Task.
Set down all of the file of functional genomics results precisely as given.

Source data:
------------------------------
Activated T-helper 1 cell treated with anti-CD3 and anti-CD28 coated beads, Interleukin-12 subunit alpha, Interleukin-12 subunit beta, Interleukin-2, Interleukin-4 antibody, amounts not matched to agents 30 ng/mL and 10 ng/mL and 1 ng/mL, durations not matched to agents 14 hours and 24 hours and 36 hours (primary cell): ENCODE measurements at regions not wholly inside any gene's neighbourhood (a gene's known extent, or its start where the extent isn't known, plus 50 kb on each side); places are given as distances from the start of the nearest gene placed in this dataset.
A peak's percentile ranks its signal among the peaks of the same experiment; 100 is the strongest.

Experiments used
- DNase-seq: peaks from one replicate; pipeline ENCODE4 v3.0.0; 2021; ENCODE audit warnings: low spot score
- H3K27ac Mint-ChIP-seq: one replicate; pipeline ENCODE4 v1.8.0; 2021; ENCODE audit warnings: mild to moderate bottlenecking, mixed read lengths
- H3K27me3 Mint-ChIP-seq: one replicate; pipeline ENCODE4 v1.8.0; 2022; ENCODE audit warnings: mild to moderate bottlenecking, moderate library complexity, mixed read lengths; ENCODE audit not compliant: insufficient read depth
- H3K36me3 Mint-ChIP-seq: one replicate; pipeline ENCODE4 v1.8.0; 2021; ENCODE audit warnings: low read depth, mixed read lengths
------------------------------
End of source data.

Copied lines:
Activated T-helper 1 cell treated with anti-CD3 and anti-CD28 coated beads, Interleukin-12 subunit alpha, Interleukin-12 subunit beta, Interleukin-2, Interleukin-4 antibody, amounts not matched to agents 30 ng/mL and 10 ng/mL and 1 ng/mL, durations not matched to agents 14 hours and 24 hours and 36 hours (primary cell): ENCODE measurements at regions not wholly inside any gene's neighbourhood (a gene's known extent, or its start where the extent isn't known, plus 50 kb on each side); places are given as distances from the start of the nearest gene placed in this dataset.
A peak's percentile ranks its signal among the peaks of the same experiment; 100 is the strongest.

Experiments used
- DNase-seq: peaks from one replicate; pipeline ENCODE4 v3.0.0; 2021; ENCODE audit warnings: low spot score
- H3K27ac Mint-ChIP-seq: one replicate; pipeline ENCODE4 v1.8.0; 2021; ENCODE audit warnings: mild to moderate bottlenecking, mixed read lengths
- H3K27me3 Mint-ChIP-seq: one replicate; pipeline ENCODE4 v1.8.0; 2022; ENCODE audit warnings: mild to moderate bottlenecking, moderate library complexity, mixed read lengths; ENCODE audit not compliant: insufficient read depth
- H3K36me3 Mint-ChIP-seq: one replicate; pipeline ENCODE4 v1.8.0; 2021; ENCODE audit warnings: low read depth, mixed read lengths